We anticipate that this greater appreciation of risk materiality will trigger a revived – and significantly refined – return of ESG. When the term “ESG” was introduced in 2004, it sought to broadly classify the key factors contributing to an entity’s long-term operating and financial resilience.7 This was often simply summarised into a blunt, overly simplified ESG score. Since then, ESG has suffered mission creep. It is increasingly associated with “doing good” or imposing values or responsible investing outcomes. In addition, it was assessed using opaque, qualitative assessments with low correlation among the main providers.8 Now, however, we see a trend in high-quality, innovative data capture that will allow for a robust quantification of both impact and dependency risks at company, sector and regional levels. You can expect a thematic paper from us in 2024 on how we will evolve our risk materiality data capture in our Sustainability Insights Engine (SusIE) to include new innovative specialist provider offerings, alongside reviewing new artificial intelligence (AI) data capture techniques.
4. From the transition of regulation to the regulation of transition
The past year has seen sustainability regulation move from fatigue to functioning. With the UK’s proposed Sustainability Disclosure Requirements (SDR), the ASEAN Taxonomy9 and subsequent adjustments to the European Union’s Sustainable Finance Disclosure Regulation (SFDR), we appear to be entering a more pragmatic “norming” phase. As a result, we expect a greater regulatory focus on the concept of “transition”10 to be steadily embedded into climate, impact and sustainability investment frameworks. In September 2023, this was underscored by the Glasgow Financial Alliance for Net Zero, which launched a consultation on transition finance strategies.11 We expect “just transition” to be a focus again at the COP 28 meeting12 amid greater clarity around just energy transition partnerships, which direct money from wealthier economies to support developing nations as they shift away from fossil fuels.13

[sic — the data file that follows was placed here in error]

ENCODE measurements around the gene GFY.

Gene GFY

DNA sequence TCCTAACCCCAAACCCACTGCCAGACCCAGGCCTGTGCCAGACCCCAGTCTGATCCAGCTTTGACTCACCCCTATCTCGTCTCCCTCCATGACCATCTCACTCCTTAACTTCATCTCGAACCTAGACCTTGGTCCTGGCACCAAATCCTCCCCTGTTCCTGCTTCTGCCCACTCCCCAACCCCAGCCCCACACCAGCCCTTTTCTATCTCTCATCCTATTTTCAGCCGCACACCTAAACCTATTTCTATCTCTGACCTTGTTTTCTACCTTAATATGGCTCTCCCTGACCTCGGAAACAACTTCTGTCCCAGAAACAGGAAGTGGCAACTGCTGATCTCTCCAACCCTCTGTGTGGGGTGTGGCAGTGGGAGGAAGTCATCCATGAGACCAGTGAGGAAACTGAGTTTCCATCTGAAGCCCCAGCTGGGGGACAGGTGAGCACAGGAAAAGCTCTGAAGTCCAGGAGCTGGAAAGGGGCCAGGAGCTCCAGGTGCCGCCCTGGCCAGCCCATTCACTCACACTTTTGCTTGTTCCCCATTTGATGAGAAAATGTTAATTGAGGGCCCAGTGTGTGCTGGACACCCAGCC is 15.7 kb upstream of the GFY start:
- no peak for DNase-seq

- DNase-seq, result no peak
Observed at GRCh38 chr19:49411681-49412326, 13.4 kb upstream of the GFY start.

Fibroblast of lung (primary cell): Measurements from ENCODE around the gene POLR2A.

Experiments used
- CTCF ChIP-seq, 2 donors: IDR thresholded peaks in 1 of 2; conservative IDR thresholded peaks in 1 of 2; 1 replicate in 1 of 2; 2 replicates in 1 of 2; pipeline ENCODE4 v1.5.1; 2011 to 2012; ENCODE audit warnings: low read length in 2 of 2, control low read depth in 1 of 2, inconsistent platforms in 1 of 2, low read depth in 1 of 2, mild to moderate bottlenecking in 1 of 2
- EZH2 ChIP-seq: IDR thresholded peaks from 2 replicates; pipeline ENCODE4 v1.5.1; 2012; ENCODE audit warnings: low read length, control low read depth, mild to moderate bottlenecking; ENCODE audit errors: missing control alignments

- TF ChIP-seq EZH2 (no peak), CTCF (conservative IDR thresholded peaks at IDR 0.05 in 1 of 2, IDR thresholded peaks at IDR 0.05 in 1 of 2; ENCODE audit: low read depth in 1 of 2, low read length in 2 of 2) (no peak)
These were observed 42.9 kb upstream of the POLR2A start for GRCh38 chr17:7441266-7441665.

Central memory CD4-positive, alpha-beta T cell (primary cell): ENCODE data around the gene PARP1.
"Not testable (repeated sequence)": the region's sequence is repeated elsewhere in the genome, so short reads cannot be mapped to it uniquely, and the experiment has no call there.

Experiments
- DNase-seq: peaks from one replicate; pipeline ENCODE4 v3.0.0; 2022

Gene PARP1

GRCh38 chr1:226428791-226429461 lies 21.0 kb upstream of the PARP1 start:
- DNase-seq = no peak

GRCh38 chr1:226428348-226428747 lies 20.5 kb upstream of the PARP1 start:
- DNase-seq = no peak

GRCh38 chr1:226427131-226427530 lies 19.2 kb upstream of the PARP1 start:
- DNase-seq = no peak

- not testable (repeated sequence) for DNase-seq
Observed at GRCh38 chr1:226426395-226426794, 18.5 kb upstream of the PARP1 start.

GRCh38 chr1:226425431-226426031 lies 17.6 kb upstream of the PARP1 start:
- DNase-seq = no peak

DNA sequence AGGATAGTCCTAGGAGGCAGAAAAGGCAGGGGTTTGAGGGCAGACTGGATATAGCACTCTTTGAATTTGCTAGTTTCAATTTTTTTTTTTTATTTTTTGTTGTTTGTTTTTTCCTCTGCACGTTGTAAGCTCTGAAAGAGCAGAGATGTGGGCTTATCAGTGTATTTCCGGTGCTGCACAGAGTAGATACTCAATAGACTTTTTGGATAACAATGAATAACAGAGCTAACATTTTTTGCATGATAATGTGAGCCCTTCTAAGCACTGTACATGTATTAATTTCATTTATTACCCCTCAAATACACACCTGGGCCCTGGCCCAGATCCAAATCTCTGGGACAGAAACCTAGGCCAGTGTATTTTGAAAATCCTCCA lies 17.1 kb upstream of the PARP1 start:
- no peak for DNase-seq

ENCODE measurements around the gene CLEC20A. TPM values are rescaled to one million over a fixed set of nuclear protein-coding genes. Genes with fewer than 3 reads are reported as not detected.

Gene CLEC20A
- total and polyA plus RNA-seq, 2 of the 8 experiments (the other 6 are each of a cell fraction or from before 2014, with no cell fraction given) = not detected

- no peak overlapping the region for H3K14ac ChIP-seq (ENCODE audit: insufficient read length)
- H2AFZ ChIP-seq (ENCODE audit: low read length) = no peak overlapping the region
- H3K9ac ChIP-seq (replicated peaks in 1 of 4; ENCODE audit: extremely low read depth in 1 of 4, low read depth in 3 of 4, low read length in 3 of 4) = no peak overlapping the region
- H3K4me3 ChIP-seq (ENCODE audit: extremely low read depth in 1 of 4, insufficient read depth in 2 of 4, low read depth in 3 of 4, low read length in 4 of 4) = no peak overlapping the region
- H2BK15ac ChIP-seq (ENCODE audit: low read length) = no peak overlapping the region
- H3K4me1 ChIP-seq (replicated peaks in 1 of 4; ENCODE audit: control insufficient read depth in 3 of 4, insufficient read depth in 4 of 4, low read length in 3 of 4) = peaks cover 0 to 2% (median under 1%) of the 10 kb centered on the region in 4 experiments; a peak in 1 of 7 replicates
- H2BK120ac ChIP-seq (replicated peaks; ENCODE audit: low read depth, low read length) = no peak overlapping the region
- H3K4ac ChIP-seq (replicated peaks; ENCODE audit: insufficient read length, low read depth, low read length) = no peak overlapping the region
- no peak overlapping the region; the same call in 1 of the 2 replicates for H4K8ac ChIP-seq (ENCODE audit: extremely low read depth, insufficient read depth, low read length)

5. Finding a solution with impact
During 2023, the World Economic Forum issued several publications around the need to invest in solutions, ranging from existing technologies that need to be scaled up to those that do not currently exist. At a time when the market focus is on lowering footprints (ie, the impact that an entity itself has), we need to focus on the handprint opportunities to facilitate this mitigation – in other words, the solutions that will support widescale improvements. The public markets can learn from the private markets and impact investing worlds in how they articulate and measure positive impact, and the governance around targeting and achieving this impact through the life cycle of a project. In July 2023, we published a whitepaper on how we at Allianz Global Investors approach the topic,14 as we roll out new client offerings, and we expect some of the notions we discussed to be increasingly influential in public markets next year.
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Disinflation trends vs depletion of excess savings
Despite a rollercoaster few years in terms of global macroeconomic performance – and ongoing geopolitical uncertainty – one area which has proved particularly resilient is consumer spending.
Until the macroeconomic outlook becomes clearer, the favourable supply-demand dynamic in fixed income is enabling investors to diversify portfolios and prepare for all eventualities in the next rate-cutting cycle – be it fast or slow.